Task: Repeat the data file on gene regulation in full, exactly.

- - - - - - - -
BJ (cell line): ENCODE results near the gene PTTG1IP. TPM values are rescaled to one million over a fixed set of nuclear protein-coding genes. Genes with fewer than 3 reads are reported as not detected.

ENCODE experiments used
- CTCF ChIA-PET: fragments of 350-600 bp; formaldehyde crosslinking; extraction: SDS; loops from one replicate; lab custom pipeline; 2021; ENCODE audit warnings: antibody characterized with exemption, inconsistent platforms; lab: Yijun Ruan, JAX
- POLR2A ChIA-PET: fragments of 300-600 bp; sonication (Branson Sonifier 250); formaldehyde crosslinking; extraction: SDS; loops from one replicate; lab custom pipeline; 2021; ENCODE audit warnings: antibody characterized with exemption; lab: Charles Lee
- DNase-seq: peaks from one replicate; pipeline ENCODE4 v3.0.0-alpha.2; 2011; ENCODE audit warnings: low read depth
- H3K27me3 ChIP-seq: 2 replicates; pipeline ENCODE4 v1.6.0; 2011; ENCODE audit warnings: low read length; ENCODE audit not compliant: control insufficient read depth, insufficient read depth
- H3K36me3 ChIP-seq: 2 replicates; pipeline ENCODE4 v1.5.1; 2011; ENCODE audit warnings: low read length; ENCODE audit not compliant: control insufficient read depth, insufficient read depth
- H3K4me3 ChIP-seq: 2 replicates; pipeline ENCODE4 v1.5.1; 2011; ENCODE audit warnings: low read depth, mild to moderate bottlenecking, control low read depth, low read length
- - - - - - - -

BJ (cell line): ENCODE results near the gene PTTG1IP. TPM values are rescaled to one million over a fixed set of nuclear protein-coding genes. Genes with fewer than 3 reads are reported as not detected.

ENCODE experiments used
- CTCF ChIA-PET: fragments of 350-600 bp; formaldehyde crosslinking; extraction: SDS; loops from one replicate; lab custom pipeline; 2021; ENCODE audit warnings: antibody characterized with exemption, inconsistent platforms; lab: Yijun Ruan, JAX
- POLR2A ChIA-PET: fragments of 300-600 bp; sonication (Branson Sonifier 250); formaldehyde crosslinking; extraction: SDS; loops from one replicate; lab custom pipeline; 2021; ENCODE audit warnings: antibody characterized with exemption; lab: Charles Lee
- DNase-seq: peaks from one replicate; pipeline ENCODE4 v3.0.0-alpha.2; 2011; ENCODE audit warnings: low read depth
- H3K27me3 ChIP-seq: 2 replicates; pipeline ENCODE4 v1.6.0; 2011; ENCODE audit warnings: low read length; ENCODE audit not compliant: control insufficient read depth, insufficient read depth
- H3K36me3 ChIP-seq: 2 replicates; pipeline ENCODE4 v1.5.1; 2011; ENCODE audit warnings: low read length; ENCODE audit not compliant: control insufficient read depth, insufficient read depth
- H3K4me3 ChIP-seq: 2 replicates; pipeline ENCODE4 v1.5.1; 2011; ENCODE audit warnings: low read depth, mild to moderate bottlenecking, control low read depth, low read length